How safe is your child’s school?

Here we are again! Schools are reopening for another school term and the hustle and the bustle begins. Amidst the rush and the shopping, there is a need to ensure the safety of all children in school. There has been so much talk on social media about the safety and wellbeing of our children in school. This is critical if children are to enjoy their school experience and especially if they are to learn with excellence.

In schools, teachers and other school staff play a very significant role in pupil safety and child protection. The terms ‘child protection’ and ‘safeguarding’ are used synonymously. They are, however, slightly different. Child protection refers specifically to children who may be at a higher-risk of harm while safeguarding refers to all children — therefore all learners in schools.

Safeguarding should be the backbone of every school administration. CRANE trains schools regularly in child safeguarding and would like to help schools understand what it is and make suggestions on measures that can be taken to ensure that children are safe, well and thriving as they fulfill their God-given potential throughout this School Year.

Child safeguarding means protecting children’s health, wellbeing, welfare and human rights. It includes enabling them to live free from harm, abuse and neglect.

It also means creating a safe environment for people who come into contact with your institution or organisation from harm- people who benefit from your institution or organisation, children, your staff or your volunteers.

Here are 5 suggestions for the schools, parents and children that are important as they prepare to return to school, to ensure their safety.

To the school administrators;

  1. Create safe environments for children and young people through robust safeguarding practices like appointing a child protection lead and establishing safeguarding teams.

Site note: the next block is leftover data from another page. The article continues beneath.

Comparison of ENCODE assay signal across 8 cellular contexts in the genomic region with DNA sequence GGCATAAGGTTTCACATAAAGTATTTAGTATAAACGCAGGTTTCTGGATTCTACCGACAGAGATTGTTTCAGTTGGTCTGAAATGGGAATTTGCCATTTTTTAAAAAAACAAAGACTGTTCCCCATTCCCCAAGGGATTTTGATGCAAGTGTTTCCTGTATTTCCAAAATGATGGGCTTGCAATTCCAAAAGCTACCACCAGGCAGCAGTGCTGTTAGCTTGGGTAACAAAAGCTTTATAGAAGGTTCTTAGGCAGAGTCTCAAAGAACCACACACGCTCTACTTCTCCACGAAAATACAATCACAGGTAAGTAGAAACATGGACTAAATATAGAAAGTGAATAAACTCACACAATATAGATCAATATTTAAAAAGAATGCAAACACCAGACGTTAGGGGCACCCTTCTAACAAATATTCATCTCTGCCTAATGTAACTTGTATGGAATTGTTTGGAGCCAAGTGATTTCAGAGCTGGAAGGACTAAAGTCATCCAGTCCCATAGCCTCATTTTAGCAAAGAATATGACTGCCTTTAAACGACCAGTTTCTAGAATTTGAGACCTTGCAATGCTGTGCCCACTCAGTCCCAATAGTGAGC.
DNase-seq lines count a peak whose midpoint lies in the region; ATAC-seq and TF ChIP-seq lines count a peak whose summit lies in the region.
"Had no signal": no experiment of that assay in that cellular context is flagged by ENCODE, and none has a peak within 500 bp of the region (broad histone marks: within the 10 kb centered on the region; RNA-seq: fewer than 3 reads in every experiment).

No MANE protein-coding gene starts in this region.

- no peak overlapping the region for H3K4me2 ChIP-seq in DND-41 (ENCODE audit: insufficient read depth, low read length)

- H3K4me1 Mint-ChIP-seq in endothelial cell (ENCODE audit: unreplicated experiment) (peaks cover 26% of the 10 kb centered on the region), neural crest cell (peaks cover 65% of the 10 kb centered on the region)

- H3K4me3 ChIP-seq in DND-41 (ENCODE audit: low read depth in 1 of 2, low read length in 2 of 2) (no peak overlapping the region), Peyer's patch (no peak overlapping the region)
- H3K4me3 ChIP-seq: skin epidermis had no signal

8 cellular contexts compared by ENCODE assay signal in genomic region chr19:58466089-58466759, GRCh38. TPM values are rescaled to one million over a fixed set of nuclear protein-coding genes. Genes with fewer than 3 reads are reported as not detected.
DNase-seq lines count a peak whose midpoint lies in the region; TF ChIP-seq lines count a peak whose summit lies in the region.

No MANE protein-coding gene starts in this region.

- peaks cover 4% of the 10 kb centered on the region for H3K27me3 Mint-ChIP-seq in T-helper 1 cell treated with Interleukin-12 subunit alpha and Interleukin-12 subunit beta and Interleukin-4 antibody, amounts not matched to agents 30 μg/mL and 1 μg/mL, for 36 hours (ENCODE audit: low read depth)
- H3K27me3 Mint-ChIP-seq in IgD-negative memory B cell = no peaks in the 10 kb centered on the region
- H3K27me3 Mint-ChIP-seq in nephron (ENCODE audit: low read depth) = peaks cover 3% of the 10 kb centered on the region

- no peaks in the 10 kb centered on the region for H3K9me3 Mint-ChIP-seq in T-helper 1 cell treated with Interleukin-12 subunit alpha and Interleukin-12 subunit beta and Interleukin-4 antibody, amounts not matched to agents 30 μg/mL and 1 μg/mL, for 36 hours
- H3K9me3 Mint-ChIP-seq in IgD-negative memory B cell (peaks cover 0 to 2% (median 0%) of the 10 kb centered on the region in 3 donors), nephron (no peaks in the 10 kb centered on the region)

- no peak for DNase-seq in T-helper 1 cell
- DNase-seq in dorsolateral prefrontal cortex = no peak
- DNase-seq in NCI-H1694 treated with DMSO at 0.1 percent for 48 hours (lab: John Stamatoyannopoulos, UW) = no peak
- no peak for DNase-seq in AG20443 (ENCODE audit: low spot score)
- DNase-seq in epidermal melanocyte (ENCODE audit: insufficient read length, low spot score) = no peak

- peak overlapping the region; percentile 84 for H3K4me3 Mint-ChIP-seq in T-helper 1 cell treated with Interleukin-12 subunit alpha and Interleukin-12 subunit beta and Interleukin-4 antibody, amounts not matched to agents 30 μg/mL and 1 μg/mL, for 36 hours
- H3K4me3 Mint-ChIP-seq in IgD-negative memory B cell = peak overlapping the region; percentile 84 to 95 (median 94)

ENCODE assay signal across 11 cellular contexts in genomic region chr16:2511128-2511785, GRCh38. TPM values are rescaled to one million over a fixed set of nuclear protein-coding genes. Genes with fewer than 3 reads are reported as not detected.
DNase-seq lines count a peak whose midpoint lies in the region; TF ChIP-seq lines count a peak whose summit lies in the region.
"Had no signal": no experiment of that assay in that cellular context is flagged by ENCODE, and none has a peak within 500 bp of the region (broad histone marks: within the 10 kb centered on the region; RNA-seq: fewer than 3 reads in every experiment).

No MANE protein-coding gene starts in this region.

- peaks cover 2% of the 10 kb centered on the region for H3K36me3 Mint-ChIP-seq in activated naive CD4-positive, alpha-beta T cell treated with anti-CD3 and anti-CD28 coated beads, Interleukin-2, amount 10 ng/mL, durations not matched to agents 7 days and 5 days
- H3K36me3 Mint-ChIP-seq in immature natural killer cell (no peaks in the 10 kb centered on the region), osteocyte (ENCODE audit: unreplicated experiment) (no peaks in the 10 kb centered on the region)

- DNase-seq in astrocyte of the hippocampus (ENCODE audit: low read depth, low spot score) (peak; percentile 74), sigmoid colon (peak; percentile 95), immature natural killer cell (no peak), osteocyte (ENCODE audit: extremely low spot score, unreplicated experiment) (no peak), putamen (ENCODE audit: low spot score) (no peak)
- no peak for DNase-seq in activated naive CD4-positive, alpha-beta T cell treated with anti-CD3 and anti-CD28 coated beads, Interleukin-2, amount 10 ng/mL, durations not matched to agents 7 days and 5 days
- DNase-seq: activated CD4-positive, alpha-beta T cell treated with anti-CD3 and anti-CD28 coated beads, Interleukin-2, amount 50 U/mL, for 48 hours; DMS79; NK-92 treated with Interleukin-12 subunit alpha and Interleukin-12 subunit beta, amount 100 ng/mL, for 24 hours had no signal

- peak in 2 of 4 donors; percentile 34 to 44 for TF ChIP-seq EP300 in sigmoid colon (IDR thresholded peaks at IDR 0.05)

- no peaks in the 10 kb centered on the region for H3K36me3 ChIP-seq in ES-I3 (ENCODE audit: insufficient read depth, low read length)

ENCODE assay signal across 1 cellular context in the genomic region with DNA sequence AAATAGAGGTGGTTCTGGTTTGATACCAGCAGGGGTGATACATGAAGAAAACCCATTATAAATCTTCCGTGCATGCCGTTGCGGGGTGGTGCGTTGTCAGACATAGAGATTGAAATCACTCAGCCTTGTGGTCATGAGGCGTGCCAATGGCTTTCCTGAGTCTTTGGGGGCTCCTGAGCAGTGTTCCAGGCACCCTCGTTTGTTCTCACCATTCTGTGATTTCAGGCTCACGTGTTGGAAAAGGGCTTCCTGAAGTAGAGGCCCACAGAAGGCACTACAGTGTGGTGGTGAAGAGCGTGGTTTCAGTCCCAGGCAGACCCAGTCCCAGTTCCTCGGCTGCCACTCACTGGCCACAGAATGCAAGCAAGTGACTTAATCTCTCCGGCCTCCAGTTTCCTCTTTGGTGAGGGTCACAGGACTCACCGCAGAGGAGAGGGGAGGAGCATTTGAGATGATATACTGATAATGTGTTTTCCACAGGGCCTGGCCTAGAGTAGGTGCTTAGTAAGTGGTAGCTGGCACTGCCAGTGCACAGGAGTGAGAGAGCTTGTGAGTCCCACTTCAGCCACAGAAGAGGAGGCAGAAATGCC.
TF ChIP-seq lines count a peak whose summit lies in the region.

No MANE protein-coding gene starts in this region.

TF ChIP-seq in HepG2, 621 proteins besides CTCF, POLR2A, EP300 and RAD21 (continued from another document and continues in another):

2. Maintain an environment where children feel confident to approach any member of staff if they have a worry or problem.
  3. Invest in safeguarding education for both your staff and learners.
  4. Make a careful examination of what, in your area of work, could cause harm to people so that you can assess whether you have taken enough precautions or should do more to prevent harm.
  5. Develop and display a clear code of conduct that clearly defines to all the stakeholders what acceptable and unacceptable behaviour in the school is.
  6. Develop and clearly define to all the staff what the reporting procedure should be regarding a safeguarding concern. Think about when to report a concern, who to report to, how to respond, and what the follow up will be.

To the parents;

  1. Talk with your child about keeping themselves safe. It’s important to talk to children from a young age about where they can go to get help if they don’t feel safe or are worried about something.
  2. Your child should report any incident to a trusted adult in school and or to you.

To the children/learners/ students; (What should I do if I feel unsafe?)

  1. Everyone has the right to feel safe andbe protected. Please speak out if you don’t feel safe in your school.
  2. No one is allowed to threaten you, hurtyou or touch you in a way that makes youfeel uncomfortable. Please tell a teacher in your school or your parent/carer.
  3. Report your concerns to the nominated child protection lead in your school as soon as possible.
  4. Dial the toll free child helpline i.e. Sauti 116 to report any cases of abuse going on in your school.

What should I do if I am worried that someone I know is unsafe?

  1. Tell an adult you trust. This can be a teacher or any adult atyour school. They will be able to help your friend or theperson you are worried about.
  2. You can also tell your parent, carer, or any familymember or adult that you trust.
  3. Talk to an adult even if the person you are afraid of asks you not to. It is moreimportant to make sure that you or your friend issafe and protected.

As a school, do you have a safety plan in place? School safety is linked to improved student and school outcomes. Emotional and physical safety in school particularly, are related to academic performance. At the same time, students who are victims of physical or emotional harassment are at risk of poor attendance, course failure and school dropout.

For more information, please

Invite CRANE network to train your staff in safeguarding. Visit our website ( for more details